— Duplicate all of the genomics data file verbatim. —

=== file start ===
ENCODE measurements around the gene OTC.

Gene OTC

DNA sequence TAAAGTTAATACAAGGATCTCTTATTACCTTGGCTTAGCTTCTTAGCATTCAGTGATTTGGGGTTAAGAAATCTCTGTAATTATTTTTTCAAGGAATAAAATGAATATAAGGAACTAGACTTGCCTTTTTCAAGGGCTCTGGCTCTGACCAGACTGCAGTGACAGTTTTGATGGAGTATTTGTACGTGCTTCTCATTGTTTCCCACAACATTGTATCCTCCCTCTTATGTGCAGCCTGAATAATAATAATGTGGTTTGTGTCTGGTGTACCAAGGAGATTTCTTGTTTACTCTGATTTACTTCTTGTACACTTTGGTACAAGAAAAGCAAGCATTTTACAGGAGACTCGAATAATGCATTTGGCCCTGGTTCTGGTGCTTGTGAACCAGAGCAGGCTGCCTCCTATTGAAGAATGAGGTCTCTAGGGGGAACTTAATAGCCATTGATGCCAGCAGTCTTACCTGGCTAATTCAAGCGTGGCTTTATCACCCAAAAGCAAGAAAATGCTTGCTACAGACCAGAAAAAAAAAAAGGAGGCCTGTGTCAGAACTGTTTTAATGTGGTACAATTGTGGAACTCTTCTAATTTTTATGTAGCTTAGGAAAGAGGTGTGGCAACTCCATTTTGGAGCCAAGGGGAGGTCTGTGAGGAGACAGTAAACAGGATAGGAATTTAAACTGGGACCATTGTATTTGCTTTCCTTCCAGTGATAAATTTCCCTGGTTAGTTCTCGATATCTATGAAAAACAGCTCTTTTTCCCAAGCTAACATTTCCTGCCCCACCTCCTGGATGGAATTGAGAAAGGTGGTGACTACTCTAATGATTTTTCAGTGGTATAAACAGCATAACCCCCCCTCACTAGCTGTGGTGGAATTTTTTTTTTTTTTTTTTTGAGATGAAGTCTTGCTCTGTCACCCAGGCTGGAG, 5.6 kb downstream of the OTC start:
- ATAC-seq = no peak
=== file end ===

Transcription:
ENCODE measurements around the gene OTC.

Gene OTC

DNA sequence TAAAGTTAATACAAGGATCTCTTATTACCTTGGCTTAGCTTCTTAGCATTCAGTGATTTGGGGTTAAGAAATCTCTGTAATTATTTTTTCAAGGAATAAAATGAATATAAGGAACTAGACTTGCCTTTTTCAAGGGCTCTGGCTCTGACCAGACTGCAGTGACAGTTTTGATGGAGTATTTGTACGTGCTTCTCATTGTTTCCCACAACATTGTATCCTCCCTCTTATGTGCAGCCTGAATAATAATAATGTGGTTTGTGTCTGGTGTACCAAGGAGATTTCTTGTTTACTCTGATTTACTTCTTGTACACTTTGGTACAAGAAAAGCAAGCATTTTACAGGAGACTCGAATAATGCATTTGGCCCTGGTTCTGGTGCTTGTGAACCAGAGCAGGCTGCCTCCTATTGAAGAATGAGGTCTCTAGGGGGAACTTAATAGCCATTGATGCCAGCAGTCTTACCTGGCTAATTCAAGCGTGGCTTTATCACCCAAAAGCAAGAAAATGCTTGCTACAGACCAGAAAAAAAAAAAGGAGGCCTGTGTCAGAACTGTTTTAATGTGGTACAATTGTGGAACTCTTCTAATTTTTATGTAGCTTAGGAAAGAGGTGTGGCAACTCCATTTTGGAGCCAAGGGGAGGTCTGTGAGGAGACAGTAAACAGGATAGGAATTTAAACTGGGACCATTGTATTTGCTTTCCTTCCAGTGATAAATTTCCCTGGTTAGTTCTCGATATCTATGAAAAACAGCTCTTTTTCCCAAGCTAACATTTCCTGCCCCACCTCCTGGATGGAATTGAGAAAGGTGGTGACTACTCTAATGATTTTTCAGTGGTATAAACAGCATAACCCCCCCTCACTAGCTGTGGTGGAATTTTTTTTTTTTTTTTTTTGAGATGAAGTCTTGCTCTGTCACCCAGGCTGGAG, 5.6 kb downstream of the OTC start:
- ATAC-seq = no peak